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What I Learned From Watching Day 9 of The Euros 2012

June 17, 2012

Group A’s final matchday produced the first real shock of the Euros (“alleged” upsets in a “Group of Death” don’t count in my book) as we received a reminder that not everything is as it seems in soccer.

  • Make no mistake:  Greece over Russia 1-0 is an upset. With only a point to show for its efforts through two games the question was which Greece would show up? Who knew it would be the 2004 Greece in all its antihero glory? Get a goal (a world class goal by the by from “The Dude” at the end of the 1st, who looks much more like a young De Niro than Jeff Lebowski), then bunker, frustrate, delay, gesticulate and remonstrate their way to victory.  A style that culminated in what I called the “Death of Soccer” at the Euro 2004 final, Greece showed that many of the players have changed, but their game remained the same, and against feckless opponents such as Poland and Russia, it still works. Good luck with that against Germany next Wednesday though. Nevertheless, a famous victory for a country who may be deciding its larger fate today.
  • Russia crapped the bed. No better way to say it.  They dazzled vs. the Czechs, and then progressively got worse throughout group play, giving more than credence to those who said before the tournament that Russia’s squad on the whole was too old to make it far in these Euros.  Even their breakout starlet Alan Dzagoev couldn’t save them in the 84th minute with a glancing header that this time (as opposed to his goal against Poland) went inches wide of the post. Depending on what stat source you believe, UEFA or FourFourTwo’s Stats Zone app, Russia had either 25 or 31 shots against Poland, and none of them went in; And so it went.  If indeed, “This Is Russia”, then Russia sucks based on yesterday’s display, and they have no one else to blame but themselves.
  • I love the fact that UEFA changed the tiebreaking procedure to favor head-to-head results over goal differential, which is the first tiebreaker for World Cup group stages.  Never made any sense to me when the loser of a head-to-head battle advanced over the winner because they had better results against the other two teams. Another benefit is it further incentivizes teams to win instead of tie games, which is always a good idea.
  • As for the resilient Czechs, who played without their midfield quarterback Tomas Rosicky due to an Achilles injury, if you had told me they would have won the group after losing 4-1 to Russia, I would have laughed in your face (and been sure to have eaten some garlic and onions before hand).  But it’s the Czechs who are laughing now, winning out against two limited teams with bursts of class play and save for one moment against Greece, the steely resolve of their goalkeeper Petr Cech.  The Czechs absorbed Poland’s early rushes in the first half of the 1st Half, then gradually began to take the game over, Petr Jiracek’s 72nd minute gamewinner the sum of a remainder of escalating pressure down the flanks (including runs by Vaclav Pilar, David Limbersky and my guy Theodor Gebre Selassie) and a grinding, counterattacking approach that managed to control possession 58-42% and create the same number of shots on goal (7 for both) from five less chances than Poland (11 shots overall to Poland’s 16). Put into check by Russia, they fought their way out and produced their own Czech-mate on the rest of Group A, and have at least a puncher’s chance against what is sure to be a battered and bruised Group B runner-up next Thursday.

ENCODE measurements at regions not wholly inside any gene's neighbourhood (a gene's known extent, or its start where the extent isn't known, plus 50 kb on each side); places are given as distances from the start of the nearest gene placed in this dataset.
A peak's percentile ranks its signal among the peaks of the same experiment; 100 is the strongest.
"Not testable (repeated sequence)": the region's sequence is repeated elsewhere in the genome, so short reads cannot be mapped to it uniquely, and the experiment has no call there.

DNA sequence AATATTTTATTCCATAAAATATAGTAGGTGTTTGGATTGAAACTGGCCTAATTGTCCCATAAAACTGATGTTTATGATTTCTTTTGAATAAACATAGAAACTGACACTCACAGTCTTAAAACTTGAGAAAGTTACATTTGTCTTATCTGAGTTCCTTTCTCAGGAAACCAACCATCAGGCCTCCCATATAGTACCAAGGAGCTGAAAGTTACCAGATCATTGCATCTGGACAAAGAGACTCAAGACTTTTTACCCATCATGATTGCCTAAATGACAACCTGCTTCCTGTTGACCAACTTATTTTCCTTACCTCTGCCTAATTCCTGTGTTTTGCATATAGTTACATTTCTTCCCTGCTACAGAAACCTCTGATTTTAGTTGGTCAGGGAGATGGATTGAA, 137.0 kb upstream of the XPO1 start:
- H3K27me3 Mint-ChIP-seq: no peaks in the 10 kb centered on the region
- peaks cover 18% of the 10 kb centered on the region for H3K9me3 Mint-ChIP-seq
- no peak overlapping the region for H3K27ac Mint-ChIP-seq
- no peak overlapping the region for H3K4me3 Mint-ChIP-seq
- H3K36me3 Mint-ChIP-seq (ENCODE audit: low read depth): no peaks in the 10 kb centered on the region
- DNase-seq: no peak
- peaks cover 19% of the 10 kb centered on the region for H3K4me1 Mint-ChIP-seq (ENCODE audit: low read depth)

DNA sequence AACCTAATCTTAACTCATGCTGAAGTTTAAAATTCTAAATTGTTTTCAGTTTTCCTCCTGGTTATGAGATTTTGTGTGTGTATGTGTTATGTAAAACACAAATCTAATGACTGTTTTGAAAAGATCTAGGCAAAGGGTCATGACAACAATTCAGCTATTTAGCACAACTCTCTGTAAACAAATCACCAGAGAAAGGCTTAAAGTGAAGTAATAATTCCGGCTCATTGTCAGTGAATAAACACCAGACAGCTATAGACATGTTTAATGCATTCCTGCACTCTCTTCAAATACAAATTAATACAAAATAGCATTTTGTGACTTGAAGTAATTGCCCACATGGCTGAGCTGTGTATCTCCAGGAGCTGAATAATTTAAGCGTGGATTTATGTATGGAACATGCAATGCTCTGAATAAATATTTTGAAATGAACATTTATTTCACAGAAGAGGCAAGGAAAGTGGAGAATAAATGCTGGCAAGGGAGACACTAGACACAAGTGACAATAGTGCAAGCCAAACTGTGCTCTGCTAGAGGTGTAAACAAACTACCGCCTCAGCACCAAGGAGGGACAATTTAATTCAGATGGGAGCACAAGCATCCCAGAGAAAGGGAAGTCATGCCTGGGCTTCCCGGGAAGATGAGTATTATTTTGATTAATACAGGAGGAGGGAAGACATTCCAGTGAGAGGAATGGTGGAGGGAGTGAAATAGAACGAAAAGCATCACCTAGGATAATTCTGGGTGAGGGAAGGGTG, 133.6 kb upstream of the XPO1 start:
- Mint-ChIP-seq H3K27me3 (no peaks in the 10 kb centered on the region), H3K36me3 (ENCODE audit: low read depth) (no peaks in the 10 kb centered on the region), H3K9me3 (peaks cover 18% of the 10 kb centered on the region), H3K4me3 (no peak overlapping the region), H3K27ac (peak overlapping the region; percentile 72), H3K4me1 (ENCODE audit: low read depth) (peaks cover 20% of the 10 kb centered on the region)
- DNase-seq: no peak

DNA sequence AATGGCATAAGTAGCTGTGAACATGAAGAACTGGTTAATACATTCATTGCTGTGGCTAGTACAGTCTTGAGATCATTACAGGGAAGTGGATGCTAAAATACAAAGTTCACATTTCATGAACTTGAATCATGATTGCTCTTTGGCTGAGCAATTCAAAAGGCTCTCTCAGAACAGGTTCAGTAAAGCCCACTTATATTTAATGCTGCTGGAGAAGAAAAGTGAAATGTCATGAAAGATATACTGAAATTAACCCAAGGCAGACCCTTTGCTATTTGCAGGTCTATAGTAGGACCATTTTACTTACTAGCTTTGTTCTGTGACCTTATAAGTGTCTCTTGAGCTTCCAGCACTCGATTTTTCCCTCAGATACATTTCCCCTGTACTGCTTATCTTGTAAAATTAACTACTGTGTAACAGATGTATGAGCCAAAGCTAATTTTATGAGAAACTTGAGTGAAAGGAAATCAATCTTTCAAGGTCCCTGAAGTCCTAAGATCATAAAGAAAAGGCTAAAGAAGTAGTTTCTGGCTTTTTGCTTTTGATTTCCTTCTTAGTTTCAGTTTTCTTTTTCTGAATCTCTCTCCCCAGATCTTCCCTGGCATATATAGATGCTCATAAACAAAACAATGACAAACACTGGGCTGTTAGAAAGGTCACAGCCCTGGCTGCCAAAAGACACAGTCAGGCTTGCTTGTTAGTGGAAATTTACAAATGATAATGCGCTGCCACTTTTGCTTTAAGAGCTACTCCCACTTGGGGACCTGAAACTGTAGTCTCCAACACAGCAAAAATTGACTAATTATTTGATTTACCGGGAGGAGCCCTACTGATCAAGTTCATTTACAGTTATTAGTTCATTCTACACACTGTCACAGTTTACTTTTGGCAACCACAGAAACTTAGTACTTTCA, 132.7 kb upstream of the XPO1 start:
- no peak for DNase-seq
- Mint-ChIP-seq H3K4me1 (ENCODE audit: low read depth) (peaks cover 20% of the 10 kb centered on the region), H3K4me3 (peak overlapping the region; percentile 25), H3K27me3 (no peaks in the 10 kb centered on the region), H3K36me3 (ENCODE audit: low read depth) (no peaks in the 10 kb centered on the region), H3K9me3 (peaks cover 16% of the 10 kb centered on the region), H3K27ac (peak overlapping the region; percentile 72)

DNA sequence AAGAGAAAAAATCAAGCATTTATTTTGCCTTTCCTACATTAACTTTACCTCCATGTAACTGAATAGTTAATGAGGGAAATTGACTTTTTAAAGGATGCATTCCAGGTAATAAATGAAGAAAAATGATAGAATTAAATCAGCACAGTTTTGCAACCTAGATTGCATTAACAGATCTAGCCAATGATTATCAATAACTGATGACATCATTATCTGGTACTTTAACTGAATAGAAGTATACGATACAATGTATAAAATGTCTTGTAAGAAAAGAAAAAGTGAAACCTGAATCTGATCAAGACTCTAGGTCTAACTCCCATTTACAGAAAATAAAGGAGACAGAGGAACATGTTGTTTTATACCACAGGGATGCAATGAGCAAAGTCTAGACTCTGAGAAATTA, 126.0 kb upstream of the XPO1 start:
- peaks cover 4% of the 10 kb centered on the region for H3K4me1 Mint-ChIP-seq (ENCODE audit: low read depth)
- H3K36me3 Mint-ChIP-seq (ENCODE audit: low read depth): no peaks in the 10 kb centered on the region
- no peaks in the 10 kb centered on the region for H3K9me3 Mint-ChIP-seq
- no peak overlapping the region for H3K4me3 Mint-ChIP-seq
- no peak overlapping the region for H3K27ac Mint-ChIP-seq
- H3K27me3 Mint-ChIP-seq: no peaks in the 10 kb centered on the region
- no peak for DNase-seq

• In a do-or-die situation away from Warsaw for the first time this tournament, Poland died on a rainy night in Wroclaw.  The “Dortmund Trio” of Blaszczkowski, Piszczek & Lewandowski (how’s that for the name of a law firm?) was virtually non-existent yesterday, and nothing else Poland tried worked, from bringing on two offensive-minded subs in the last 20 minutes, or pushing numbers forward to create more chances; the Czech goal actually came off a turnover and the blitzing counterattack into space left open by onrushing Polish midfielders and wingbacks that resembled a 3-on-2 fast break in basketball, and despite Poland having most of the chances after that, it was all for naught. Sad that the best moment on the pitch this co-host country experienced in their tournament occurred 17 minutes into their first match, Lewandowski’s brilliant header against Greece that sent ripples across Poland, only to be followed by wasted opportunities and unfulfilled promise.  Hopefully the Poles embrace the remaining Euro games now that their heroes are out of the competition.

Up Next: Sunday June 17, Group B dies as Germany faces Denmark and Portugal battles Netherlands, both games 11:45AM PST. I’ll be watching what could be the last game for the Dutch in these Euros.  On that note, Happy Father’s Day!

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From → Soccer, Sports

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